Elections are about more than who wins and who loses. The New York Times reporter Astead Herndon takes us beyond the horse race to explore how we got to this fraught moment in American politics.
Manage episode 320219633 series 1299870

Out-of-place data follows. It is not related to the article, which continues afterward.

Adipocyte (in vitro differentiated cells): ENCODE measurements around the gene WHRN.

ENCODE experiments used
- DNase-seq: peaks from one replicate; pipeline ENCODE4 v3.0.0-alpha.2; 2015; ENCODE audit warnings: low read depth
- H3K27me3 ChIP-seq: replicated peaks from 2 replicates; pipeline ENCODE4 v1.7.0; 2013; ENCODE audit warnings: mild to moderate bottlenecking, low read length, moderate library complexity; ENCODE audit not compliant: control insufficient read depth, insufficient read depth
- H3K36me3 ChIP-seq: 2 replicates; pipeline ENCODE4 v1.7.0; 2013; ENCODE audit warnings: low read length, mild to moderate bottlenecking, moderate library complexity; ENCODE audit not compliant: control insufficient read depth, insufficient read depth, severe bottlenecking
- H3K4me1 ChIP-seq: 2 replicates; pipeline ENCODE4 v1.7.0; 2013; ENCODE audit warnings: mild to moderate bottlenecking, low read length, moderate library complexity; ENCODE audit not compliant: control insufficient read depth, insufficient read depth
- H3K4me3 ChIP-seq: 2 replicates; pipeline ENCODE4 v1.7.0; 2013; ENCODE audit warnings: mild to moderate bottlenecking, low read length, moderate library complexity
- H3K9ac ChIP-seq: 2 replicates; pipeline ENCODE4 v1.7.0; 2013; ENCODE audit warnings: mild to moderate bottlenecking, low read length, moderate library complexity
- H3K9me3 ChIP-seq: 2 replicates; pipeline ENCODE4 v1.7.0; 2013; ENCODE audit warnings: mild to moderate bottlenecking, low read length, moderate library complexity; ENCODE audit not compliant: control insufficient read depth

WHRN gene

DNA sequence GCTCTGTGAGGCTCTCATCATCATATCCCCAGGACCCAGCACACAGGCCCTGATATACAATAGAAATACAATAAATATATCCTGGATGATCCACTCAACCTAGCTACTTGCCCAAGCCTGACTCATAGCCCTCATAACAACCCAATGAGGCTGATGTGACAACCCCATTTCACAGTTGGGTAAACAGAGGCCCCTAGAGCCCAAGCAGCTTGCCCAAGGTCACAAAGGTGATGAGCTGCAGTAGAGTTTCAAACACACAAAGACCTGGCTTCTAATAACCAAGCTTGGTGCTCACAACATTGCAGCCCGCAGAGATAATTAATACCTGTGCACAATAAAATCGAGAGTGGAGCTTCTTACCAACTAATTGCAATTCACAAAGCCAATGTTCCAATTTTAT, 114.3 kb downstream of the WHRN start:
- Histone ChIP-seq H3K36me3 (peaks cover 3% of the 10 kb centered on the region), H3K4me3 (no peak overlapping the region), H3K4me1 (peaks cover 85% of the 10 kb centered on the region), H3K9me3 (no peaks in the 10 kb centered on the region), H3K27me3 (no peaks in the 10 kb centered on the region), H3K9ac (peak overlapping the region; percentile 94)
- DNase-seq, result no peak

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Once again, it's down to Georgia in the November 2022 midterm elections. Senator Reverend Warnock is running for reelection, and Stacey Abrams is running for governor against the incumbent Brian Kemp. It's not a question of who's going to win. The GOP’s decided it can't win, so it's figuring out how to not let the voters vote. And here's a whole new game that, hopefully, doesn't spread from Georgia. They are changing state law to allow the removal of election board officials. So, for example, Spalding County in rural Georgia had three black members plus a black election supervisor — all three black members were removed as well as the supervisor. They were replaced, and the GOP now has absolute control of that board. And it's not benign. The first thing they did was to vote to eliminate Sunday early voting, which is the traditional black voting day in many states, Souls to the Polls day, you go after church. A lot of it is because low-income people and older people don't have cars, so they go in those church vans. In addition, in Monroe County, they removed the two black Democrats from the board. One is Helen Butler, and I hate to say it, but it's probably my fault that she was removed from election board in Monroe County. She was my co-plaintiff in the successful federal lawsuit against Brian Kemp and his successor as Secretary of State, Brad Raffensperger, where we required them to open up their files of names of the Black, Hispanic, and Asian voters that they were flushing off the voter rolls. We won that lawsuit, and the retaliation is to remove Helen Butler from the Monroe County elections board. And these boards are really important. First of all, they determine whether voters are purged from the voter rolls. We've talked constantly about voter trickery — Crosscheck, ERIC, Use It or Lose It, all these games — all these various ways of flushing people off the voter rolls. It's not minor. We're talking about the removal of over half a million voters from the voter rolls in Georgia. With these purges, the purge lists go down to the counties, and the counties supposedly have to do their own investigation before they simply write people off the voter rolls. But I can tell you right now, Helen Butler says, if she isn't there, no one will check anything, they’ll just take these GOP hit lists and remove voters from the voter rolls.